> Jim Dooley
        > ----- Original Message -----
        > From: wmgeorge2002
        > To: TeslaTurbine@yahoogroups.com
        > Sent: Wednesday, September 15, 2004 1:17 PM
        > Subject: [TeslaTurbine] Tesla Turbine as a Compressor?
        >
        >
        > First post. BTW Spammers the email address is just for you. I
        read my
        > mail here!!
        >
        > A little background. I'm a more or less self taught machinist
        with a
        > pretty complete home machine shop and a CNC plasmacutter.
        Electrician
        > at first, but worked past 30 years or so in commercial
        refrigeration
        > field. Has any work been done in using the TT as a compressor for
        > refrigeration systems? This would need to compress a cool vapor
        into
        > a high pressure and temperature, max 200 degrees F gas. If
        someone would
        > point me to some practical links or books, would really help.
        Bill G.
        >
        >
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      • Jim Dooley
        Bill, At those RPMs, I would think that a Tesla compressor would probably work reasonably well. It remains to be seen exactly how well in a single stage. It
        Message 3 of 10 , Sep 16, 2004

          Bill,

           

          At those RPMs, I would think that a Tesla compressor would probably work reasonably well.  It remains to be seen exactly how well in a single stage.  It may take stage compounding to accomplish sufficient compression for a refrigeration system using the common refrigerants in use today, such as R134a, R-22 and replacements such as Puron.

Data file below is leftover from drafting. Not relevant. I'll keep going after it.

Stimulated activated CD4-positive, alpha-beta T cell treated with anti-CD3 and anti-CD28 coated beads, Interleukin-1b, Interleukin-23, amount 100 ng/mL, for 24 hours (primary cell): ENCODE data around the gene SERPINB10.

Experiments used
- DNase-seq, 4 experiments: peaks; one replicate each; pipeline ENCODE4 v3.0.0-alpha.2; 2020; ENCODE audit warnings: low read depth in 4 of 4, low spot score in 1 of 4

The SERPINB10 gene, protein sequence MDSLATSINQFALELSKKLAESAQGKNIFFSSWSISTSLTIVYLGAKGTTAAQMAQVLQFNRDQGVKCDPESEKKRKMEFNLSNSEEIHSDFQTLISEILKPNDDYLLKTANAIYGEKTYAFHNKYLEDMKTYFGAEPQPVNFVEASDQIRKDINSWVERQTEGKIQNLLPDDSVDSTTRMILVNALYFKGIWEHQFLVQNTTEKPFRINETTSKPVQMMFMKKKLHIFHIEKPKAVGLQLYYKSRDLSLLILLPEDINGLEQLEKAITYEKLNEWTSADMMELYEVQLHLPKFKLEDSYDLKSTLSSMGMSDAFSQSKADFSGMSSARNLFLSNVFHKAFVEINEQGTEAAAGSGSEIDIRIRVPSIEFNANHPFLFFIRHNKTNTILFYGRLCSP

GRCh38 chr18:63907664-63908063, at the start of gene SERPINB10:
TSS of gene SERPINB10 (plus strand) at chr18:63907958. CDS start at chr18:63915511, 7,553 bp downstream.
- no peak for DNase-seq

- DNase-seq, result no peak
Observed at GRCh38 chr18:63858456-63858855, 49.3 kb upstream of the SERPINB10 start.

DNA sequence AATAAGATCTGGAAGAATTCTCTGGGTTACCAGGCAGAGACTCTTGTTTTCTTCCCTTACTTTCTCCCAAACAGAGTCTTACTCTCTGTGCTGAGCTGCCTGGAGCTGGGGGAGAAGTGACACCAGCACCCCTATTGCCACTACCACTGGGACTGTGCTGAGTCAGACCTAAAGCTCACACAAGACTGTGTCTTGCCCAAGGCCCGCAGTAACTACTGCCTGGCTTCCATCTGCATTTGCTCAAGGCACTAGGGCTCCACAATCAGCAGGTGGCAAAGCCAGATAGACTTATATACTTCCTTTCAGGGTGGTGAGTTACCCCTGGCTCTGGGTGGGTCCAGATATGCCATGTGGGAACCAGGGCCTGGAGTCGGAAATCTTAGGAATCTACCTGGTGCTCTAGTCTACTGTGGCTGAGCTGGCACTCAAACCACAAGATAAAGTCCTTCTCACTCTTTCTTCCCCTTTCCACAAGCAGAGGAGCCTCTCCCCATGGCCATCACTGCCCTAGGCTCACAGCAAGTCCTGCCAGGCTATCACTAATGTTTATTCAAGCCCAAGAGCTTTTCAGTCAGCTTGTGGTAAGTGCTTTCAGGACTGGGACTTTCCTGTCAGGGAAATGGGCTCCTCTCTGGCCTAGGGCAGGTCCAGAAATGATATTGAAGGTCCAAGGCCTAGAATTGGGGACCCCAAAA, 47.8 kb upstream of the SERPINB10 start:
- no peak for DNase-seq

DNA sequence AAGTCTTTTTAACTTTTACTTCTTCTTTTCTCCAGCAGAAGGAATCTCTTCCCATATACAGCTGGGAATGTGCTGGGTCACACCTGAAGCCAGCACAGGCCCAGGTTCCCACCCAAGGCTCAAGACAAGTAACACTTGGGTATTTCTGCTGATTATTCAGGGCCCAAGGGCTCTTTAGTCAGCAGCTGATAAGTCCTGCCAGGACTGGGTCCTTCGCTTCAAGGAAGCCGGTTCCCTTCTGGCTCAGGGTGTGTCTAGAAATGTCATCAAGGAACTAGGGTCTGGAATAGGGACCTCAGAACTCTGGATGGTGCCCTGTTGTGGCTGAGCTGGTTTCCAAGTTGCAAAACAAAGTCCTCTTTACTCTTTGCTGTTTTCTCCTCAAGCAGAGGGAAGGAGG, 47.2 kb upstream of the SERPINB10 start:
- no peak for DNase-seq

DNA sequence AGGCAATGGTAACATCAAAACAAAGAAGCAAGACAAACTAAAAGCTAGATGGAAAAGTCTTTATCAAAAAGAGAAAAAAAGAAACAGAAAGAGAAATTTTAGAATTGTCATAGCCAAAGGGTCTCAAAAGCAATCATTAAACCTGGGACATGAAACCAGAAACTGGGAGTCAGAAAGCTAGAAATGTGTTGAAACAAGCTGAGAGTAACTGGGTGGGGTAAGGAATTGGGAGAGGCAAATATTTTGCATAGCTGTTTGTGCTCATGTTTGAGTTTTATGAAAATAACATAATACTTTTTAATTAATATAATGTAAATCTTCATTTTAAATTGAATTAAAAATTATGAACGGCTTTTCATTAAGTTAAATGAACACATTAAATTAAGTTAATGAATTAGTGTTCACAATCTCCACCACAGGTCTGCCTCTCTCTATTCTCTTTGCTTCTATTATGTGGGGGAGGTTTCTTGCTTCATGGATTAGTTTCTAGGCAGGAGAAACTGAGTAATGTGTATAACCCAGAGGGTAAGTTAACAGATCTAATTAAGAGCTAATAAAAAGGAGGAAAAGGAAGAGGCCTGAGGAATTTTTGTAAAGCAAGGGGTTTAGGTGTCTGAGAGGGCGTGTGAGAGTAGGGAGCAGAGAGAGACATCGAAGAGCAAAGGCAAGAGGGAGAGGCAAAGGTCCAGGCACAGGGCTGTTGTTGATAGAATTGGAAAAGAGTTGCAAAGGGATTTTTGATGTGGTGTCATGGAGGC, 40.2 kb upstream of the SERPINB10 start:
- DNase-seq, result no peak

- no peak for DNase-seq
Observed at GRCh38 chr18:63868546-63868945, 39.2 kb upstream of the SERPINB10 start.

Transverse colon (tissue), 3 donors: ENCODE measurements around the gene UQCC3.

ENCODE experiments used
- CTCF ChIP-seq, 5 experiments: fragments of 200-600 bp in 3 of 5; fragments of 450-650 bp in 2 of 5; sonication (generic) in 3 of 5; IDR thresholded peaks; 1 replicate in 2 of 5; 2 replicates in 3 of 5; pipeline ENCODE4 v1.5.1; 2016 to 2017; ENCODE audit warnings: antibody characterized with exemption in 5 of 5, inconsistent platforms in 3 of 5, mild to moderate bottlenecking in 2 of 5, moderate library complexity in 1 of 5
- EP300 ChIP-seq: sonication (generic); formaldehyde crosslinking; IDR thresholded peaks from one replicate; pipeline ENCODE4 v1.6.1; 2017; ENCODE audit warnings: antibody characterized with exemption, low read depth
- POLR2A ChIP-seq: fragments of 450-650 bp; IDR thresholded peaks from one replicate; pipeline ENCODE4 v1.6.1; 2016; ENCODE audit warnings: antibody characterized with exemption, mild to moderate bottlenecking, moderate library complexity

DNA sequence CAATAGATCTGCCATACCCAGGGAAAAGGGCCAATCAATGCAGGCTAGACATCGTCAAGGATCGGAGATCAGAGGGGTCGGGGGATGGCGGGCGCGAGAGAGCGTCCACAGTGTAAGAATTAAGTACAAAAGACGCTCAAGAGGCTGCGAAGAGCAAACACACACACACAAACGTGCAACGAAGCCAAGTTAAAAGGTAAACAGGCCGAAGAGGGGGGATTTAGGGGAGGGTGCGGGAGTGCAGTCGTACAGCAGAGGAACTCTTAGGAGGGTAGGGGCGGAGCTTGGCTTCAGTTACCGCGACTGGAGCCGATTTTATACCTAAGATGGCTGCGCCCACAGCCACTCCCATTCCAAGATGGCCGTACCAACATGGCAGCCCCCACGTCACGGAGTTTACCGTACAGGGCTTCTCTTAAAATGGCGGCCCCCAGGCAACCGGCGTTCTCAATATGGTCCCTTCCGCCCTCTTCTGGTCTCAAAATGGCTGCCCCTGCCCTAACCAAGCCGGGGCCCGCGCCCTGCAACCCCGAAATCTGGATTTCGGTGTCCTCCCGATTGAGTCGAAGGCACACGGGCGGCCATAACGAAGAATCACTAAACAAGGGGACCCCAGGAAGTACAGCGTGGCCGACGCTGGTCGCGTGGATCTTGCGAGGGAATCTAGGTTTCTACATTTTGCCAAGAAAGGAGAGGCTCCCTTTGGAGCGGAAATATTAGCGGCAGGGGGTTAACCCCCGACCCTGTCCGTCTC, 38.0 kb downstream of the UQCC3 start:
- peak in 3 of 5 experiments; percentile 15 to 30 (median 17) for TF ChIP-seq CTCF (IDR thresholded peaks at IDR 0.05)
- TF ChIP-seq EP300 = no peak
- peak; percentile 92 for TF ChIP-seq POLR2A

Jim

           

          -----Original Message-----
          From: wmgeorge2002 [mailto:machineshop@...]
          Sent: Thursday, September 16, 2004 10:46 AM
          To: TeslaTurbine@yahoogroups.com
          Subject: [TeslaTurbine] Re: Tesla Turbine as a Compressor?

           

          Jim most centrifugals (not all) use a gearbox to run the impeller at
          20,000 to 30,000 rpm. My thought was a TT could be used as a low cost
          compressor. I think some people have used as a methane compressor?
          B.G.


          -- In TeslaTurbine@yahoogroups.com, "Jim Dooley" <LSUman@m...> wrote:

          > Bill,
          >
          > I think it must have been considered at one time or other for a
          replacement for a centrifugal chiller, using whatever is the
          replacement refrigerant for Freon 11.  The concern that i would have
          is that for it to work effectively and cause enough compression to
          cause the refrigerant to condense after removal of the heat of
          compression, it woul dhave to operate at veryhigh RPMs.  I don't
          think the average 3450 RPM elcecric motor drive is going to cut it. 
          It would either have to be overdriven by a gearing mechanism, or the
          drive motor would have to be supplied with electricity at a much
          higher frequency than 60 hz.
          >